Southern black cotton farmers faced discrimination from the north. Many white Democrats were concerned about how many of African Americans were being employed in the US cotton industry and the dramatic growth of black landowners. They urged white farmers in the south to take control of the industry, which from time to time resulted in strikes by black cotton pickers; for instance blacks led by the Colored Farmer's Association (CFA) strikers from Memphis organized the Cotton pickers strike of 1891 in Lee County in September, which resulted in much violence.
Black cotton farmers were very important to entrepreneurs which emerged during industrialization in the United States, particularly Henry Ford. The United States Emancipation Proclamation came into power on January 1, 1863, allowing a "new journey for people of African ancestry to participate in the U.S. Agriculture Industry in a new way."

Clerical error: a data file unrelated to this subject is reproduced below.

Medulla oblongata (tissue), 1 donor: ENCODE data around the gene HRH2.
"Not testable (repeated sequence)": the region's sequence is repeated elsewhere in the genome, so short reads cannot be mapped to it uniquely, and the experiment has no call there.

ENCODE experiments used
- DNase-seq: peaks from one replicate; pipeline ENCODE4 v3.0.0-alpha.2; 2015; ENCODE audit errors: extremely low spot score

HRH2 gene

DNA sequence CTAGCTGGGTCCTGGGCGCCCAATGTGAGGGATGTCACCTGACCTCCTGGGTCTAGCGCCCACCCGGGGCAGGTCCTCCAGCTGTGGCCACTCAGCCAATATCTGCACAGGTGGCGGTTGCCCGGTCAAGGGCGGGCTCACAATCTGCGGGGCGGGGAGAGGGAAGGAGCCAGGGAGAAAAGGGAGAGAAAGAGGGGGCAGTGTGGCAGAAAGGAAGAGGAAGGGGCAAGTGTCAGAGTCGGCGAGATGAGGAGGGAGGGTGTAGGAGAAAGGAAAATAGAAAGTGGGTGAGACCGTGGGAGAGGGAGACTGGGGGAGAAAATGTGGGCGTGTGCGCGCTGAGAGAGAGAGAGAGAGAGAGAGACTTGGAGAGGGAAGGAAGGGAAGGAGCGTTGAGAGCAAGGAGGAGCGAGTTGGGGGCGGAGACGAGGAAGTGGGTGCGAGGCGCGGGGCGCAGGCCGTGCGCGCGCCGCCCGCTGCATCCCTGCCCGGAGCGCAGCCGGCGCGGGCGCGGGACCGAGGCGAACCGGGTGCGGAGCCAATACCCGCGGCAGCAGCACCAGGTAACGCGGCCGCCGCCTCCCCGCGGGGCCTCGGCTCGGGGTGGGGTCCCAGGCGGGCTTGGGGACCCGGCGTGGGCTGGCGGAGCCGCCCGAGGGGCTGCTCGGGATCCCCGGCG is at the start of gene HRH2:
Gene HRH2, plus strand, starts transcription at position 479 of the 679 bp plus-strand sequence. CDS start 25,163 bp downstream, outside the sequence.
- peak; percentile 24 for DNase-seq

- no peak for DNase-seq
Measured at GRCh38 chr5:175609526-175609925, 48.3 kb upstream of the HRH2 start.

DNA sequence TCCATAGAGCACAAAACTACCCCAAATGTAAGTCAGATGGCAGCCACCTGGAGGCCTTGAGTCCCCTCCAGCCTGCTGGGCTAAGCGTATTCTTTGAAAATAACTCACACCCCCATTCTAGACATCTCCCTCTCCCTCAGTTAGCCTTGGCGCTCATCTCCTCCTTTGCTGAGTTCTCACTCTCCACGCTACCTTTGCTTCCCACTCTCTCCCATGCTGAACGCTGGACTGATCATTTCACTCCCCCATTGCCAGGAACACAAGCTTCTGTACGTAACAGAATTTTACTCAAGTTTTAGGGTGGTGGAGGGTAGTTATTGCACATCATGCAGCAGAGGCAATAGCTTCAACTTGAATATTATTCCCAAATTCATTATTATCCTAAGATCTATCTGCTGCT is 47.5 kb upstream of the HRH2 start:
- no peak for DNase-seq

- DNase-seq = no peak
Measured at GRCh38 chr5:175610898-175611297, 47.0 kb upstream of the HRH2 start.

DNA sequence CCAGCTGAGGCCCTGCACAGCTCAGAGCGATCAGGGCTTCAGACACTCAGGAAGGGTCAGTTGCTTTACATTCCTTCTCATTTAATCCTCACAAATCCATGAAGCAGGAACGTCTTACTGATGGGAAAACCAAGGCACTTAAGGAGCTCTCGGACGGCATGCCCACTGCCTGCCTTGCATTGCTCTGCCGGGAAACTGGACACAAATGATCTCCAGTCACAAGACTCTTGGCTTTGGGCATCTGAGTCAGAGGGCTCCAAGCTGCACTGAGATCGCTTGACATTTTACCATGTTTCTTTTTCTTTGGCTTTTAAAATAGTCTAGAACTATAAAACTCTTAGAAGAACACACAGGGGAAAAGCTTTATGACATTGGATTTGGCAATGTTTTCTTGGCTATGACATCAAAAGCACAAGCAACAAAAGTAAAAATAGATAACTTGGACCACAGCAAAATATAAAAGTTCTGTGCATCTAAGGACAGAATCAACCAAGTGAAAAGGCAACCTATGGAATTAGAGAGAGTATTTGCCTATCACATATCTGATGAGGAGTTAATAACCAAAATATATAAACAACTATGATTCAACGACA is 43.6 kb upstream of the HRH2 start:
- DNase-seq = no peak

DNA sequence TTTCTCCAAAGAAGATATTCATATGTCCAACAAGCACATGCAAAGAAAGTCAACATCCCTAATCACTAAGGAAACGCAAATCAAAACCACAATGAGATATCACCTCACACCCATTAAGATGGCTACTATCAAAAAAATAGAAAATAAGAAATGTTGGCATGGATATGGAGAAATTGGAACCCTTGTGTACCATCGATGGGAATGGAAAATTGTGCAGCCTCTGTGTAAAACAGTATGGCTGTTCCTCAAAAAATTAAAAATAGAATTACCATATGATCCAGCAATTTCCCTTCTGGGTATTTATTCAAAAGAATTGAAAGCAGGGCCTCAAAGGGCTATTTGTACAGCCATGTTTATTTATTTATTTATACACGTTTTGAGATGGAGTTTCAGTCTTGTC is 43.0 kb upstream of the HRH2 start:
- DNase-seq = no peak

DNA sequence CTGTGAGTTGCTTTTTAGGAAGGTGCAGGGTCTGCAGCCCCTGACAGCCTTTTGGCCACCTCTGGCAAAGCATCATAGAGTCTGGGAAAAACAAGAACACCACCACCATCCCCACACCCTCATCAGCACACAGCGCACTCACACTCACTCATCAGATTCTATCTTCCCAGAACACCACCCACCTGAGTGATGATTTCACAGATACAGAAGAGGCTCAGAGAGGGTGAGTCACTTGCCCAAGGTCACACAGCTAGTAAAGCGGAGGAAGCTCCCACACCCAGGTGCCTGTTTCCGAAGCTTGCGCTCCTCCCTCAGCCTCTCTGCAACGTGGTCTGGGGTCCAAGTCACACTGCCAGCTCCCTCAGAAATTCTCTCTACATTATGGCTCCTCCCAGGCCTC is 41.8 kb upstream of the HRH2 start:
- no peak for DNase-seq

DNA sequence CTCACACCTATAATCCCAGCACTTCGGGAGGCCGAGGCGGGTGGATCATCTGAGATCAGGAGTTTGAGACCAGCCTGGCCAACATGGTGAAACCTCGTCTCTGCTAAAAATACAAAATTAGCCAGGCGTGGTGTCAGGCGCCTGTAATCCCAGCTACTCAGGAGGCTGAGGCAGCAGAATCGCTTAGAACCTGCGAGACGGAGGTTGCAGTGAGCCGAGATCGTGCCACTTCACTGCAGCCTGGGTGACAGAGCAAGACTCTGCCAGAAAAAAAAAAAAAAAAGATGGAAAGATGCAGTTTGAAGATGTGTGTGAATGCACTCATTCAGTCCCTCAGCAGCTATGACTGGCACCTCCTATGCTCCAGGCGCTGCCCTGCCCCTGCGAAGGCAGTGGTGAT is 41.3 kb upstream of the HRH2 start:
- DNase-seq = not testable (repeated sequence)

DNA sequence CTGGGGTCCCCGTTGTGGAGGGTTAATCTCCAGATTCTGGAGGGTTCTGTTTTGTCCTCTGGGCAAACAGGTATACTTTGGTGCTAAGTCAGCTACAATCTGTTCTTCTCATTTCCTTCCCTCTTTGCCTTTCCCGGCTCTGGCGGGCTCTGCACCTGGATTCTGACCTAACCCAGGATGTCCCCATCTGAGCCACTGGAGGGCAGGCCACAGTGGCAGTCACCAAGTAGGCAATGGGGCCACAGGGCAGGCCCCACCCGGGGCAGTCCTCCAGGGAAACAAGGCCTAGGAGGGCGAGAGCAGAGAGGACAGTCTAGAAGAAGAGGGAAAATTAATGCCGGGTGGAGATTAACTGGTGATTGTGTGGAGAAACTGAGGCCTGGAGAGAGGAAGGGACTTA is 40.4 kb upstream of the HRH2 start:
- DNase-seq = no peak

The conditions for black cotton farmers gradually improved during the twentieth century. Ralph J. Bunche, an expert in Negro suffrage in the United States, observed in 1940 that "many thousands of black cotton farmers each year now go to the polls, stand in line with their white neighbors, and mark their ballots independently without protest or intimidation, in order to determine government policy toward cotton production control." However, discrimination towards blacks continued as it did in the rest of society, and isolated incidents often broke out. On 25 September 1961 Herbert Lee, a black cotton farmer and voter-registration organizer, was shot on the head by white State legislator E. H. Hurst in Liberty, Mississippi. Yet the cotton industry continued to be very important for blacks in the southern United States, much more so than for whites. By the late 1920s around two-thirds of all African-American tenants and almost three-fourths of the croppers worked on cotton farms. 3 out of every 4 black farm operators earned at least 40% of their income from cotton farming during this period. Studies conducted during the same period indicated that 2 in 3 black women from black landowning families were involved in cotton farming.